by Michelle McKay
As I sit at home with a hacking cough I realise the enormity of the journey recently undertaken and the lessons learnt. I am blessed.
In November last year I trekked to Everest Base Camp. I decided to do this for multiple reasons. I grew up on a child protection plan jumping between home and local authority care before becoming a social worker. Living in neglectful circumstances, I hated the cold, so saw the trip through sub-zero temperatures as a way of tackling my fears, but it was also about inspiring young people who would follow me through care.
If I could do this, what could stop them from doing similar?
I needed the right attitude and ability to push through it. The Major, part of the group trekking, was quite a chap to keep us all motivated and regaled us with his stories of being a royal marine on expedition in the Antarctic.
Each member of the group had their own stories and life experiences to share, which I found incredibly interesting. Some were just purely entertaining characters which is required on such a journey.
I learned that once I’d stepped out onto a path as part of a journey there is no way back, you can only keep going forward.
By constantly watching my footing I noted that in order to admire the beauty and the breath-taking (literally breath taking due to lack of oxygen) views I had to stop in my path to look up. You could try walking while looking up however once a view captivates you it’s incredibly difficult not to trip over a rock.
Looking at the horizon
The lesson learnt is that although I was amongst the mountains in the Himalayas is that I often just put my head down and work hard, life to me is about stopping, downing tools so to speak and looking at the horizon and admire the world and people around us.
The walking was methodical and needed to be to regulate breathing. The air was so thin I often felt like my lungs were on fire, screaming out for oxygen. I realised quickly that you march to your own tune, as each of our bodies work differently and it’s not a competitive task; which was difficult for someone who is competitive.
I guess I’m fortunate enough to be resilient in most circumstances and will not quit a task unless I choose to; failing at something is not an option I’d choose.
There was a point on Kala Patar, which is 5644m above sea level and deemed extreme altitude, where my body appeared to want to stop. Stop as in it was screaming at me to stop, I felt like my legs and chest were on fire. Not all the group climbed Kala Patar, half way up I figured why, it’s hard!
I shuffled – yes, shuffled – each foot in front of the other ignoring the burning in my chest. Once at the top, the group had chosen the very highest point with a sheer drop down the other side, I literally staggered up the rocks and collapsed into someone’s lap for the team photo.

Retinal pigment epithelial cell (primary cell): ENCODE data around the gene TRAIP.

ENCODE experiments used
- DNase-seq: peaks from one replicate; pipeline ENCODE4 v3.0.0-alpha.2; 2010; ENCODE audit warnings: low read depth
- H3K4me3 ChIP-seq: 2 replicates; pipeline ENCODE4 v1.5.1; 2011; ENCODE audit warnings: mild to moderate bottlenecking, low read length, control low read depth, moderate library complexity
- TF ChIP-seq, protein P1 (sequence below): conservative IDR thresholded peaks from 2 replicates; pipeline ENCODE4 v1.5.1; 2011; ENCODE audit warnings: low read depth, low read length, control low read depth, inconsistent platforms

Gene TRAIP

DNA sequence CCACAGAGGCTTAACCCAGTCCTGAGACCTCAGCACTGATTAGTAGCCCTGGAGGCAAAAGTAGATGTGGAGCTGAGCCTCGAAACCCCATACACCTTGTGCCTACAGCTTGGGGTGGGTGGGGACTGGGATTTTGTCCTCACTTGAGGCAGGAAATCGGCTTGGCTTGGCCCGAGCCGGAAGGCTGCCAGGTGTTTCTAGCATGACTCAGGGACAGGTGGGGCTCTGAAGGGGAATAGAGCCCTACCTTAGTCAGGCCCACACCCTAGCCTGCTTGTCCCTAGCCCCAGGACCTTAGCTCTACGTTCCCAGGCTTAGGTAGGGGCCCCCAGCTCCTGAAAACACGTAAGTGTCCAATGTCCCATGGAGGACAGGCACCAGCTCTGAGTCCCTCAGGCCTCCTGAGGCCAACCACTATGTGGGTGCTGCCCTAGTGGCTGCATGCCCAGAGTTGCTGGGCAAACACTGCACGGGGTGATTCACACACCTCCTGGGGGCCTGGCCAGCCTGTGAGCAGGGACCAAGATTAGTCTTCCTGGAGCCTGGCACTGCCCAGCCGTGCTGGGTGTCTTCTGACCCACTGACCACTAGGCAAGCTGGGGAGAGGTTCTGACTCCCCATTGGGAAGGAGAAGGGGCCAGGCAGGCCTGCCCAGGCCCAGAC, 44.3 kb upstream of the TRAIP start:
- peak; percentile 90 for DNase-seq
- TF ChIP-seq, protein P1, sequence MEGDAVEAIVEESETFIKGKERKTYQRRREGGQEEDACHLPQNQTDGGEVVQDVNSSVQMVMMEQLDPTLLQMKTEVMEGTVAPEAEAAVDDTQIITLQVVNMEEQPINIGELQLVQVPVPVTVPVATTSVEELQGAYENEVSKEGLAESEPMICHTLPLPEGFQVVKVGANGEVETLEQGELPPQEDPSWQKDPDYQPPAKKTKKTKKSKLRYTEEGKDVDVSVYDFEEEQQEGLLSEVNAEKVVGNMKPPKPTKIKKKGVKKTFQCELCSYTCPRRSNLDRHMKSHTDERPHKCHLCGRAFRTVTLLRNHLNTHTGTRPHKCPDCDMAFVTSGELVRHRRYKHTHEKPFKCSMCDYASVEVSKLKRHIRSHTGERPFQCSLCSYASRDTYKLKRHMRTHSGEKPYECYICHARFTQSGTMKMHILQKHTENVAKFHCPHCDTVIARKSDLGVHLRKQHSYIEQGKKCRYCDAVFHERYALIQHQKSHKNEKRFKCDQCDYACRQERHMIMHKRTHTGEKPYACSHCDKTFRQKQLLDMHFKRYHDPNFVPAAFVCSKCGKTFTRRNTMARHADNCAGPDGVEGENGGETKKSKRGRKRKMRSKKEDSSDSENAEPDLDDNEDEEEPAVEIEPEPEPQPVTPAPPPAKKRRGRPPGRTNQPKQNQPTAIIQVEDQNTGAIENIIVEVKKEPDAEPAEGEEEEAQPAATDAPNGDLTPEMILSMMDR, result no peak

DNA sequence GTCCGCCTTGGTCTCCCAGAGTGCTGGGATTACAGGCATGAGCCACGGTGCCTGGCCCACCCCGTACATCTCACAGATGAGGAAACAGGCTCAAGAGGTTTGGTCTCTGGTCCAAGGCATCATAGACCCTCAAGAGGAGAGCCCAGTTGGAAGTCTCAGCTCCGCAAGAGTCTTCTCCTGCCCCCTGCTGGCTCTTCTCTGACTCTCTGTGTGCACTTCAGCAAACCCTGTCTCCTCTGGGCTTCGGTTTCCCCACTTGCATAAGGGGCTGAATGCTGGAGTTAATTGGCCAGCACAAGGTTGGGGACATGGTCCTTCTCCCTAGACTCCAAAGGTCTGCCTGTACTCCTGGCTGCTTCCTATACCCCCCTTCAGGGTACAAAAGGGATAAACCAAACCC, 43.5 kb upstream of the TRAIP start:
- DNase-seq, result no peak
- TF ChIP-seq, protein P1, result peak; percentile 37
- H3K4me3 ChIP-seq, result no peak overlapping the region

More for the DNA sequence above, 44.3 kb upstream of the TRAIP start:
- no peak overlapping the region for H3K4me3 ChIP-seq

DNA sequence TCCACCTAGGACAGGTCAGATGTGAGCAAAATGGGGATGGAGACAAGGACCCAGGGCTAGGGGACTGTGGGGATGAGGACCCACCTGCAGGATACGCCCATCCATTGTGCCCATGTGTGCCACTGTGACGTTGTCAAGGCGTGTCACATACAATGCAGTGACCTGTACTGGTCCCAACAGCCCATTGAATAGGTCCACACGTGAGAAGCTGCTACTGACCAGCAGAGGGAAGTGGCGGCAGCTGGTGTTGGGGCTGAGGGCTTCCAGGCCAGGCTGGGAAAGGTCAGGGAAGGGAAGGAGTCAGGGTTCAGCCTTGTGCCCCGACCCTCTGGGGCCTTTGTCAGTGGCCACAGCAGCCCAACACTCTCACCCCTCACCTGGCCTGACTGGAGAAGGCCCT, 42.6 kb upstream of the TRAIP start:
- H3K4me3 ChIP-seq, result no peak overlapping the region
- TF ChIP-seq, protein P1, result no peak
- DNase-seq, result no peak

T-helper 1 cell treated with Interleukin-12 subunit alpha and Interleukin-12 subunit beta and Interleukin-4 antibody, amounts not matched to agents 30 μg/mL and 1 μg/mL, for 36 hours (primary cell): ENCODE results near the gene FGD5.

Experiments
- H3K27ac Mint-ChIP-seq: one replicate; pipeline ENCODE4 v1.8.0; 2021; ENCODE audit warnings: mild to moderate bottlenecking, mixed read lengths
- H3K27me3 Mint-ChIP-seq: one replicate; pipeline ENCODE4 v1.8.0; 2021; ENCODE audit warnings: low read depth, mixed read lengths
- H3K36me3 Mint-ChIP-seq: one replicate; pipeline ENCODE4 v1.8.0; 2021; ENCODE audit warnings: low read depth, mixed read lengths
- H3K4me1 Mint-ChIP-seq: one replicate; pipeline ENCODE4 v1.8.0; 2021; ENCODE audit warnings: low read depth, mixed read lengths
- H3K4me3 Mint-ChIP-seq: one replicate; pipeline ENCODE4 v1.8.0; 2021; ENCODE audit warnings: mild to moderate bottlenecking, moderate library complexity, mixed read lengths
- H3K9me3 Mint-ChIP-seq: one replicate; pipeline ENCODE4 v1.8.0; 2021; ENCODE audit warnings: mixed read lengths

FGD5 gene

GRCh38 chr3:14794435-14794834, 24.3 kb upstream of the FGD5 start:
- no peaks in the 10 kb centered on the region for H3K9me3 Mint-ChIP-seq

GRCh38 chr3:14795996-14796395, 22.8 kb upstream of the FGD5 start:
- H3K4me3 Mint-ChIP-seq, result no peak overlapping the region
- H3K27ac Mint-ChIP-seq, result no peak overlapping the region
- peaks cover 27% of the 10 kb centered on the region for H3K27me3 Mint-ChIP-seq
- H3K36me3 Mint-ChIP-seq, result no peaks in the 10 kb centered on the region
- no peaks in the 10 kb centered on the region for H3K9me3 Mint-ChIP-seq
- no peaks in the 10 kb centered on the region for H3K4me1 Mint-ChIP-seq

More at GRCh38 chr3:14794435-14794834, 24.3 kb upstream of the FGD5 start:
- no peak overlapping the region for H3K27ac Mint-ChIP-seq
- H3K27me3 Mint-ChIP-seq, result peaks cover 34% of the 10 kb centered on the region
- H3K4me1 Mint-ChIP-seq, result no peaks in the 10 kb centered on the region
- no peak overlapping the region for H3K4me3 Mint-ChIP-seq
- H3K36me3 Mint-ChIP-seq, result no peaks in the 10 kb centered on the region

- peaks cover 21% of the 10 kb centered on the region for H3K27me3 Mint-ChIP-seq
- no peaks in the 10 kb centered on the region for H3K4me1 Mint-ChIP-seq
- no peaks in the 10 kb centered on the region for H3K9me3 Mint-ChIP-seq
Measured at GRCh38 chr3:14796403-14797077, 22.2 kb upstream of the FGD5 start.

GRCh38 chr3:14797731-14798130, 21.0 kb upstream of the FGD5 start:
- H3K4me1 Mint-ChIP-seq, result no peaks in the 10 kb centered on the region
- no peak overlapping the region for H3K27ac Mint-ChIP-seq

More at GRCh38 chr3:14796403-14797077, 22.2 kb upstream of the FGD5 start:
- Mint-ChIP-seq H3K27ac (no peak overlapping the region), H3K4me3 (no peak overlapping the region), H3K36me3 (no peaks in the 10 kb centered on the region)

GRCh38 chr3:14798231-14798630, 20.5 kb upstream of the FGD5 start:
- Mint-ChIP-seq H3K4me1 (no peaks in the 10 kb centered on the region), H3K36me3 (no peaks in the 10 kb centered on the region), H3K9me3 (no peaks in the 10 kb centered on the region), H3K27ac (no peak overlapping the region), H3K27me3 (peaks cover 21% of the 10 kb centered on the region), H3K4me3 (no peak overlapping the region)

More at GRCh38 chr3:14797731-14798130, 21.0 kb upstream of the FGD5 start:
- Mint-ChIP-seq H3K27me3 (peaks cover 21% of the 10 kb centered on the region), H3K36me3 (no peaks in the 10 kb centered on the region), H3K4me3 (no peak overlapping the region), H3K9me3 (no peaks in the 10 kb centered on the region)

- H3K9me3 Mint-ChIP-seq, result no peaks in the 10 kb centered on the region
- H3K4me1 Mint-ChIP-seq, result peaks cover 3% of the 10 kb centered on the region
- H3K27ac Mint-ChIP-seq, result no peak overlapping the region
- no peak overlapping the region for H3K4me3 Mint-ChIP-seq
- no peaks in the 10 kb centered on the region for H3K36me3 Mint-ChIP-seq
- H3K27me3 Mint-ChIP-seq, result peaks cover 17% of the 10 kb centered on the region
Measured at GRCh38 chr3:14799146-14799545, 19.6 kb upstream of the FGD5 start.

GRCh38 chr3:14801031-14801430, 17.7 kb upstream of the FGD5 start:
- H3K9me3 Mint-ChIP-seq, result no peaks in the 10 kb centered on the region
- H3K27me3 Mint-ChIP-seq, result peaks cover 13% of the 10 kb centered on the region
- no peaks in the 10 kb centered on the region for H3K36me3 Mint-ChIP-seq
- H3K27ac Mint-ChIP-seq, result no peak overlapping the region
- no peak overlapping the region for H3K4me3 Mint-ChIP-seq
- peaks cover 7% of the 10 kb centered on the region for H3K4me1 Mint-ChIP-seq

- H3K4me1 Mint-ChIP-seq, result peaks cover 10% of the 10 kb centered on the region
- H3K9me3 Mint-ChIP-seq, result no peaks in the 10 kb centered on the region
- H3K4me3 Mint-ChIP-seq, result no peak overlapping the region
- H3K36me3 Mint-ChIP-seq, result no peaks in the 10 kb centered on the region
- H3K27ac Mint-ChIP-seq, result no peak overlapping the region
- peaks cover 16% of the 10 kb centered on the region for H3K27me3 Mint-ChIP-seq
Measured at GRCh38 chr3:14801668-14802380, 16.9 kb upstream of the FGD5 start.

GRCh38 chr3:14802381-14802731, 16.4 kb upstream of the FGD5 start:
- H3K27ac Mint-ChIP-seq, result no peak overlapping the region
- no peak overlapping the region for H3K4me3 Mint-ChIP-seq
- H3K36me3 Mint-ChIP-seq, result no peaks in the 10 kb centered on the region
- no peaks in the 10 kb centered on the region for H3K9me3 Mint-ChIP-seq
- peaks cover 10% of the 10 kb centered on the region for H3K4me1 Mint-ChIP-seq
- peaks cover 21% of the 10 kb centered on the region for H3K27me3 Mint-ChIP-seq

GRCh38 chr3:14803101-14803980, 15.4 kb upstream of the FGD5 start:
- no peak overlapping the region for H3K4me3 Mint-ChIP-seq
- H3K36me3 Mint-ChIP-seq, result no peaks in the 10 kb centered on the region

To be fair I literally ran back down the mountain; I’d taught myself once on a mountain get down as quickly and safely as I can. It’s stood me in good stead to date so I moved down quickly, besides the temperature was dropping below freezing quickly to -10 and I dislike the cold due to the years of neglect I suffered as a child.
The group encouraged one another and were supportive in our ultimate goal. Not one member failed to make Everest Base Camp; I think this was due more to the leadership of The Major than ourselves!
One thing that impacted upon me significantly was a visit to the Sherpas memorial/graveyard. The place is sacred to the Sherpas. What touched me was the memorial to three Chinese climbers. They had each achieved great feats and pitched themselves against Mother Nature on Everest and ten other 8000m+ mountains.
To achieve such feats is a real test of a person’s endurance and ability to focus, not on fears but on the outcomes, carefully assessing risk and windows to climb mountains as safely as one can. The group were at a base camp in the Pakistan mountains late one evening when they were all attacked by a group of Taliban militants in revenge for drone strikes.
The people killed were a mixture of nationals from China, Ukraine, Slovakia, one American dual citizen and a Nepalese Sherpa; innocent people whose drive and passion was for climbing big mountains and not politics.
I learned to take each step as it comes, just get through today and tomorrow will take care of itself. Smile at strangers who cross your path, it’s a universal language. I can do whatever I set my mind to. Raising money for a charity or a good cause is a bonus.
Who said a kid from care cannot achieve great things? They can, and I did. Next stop Africa, to climb Kilimanjaro.
Michelle McKay is a care leaver and social worker.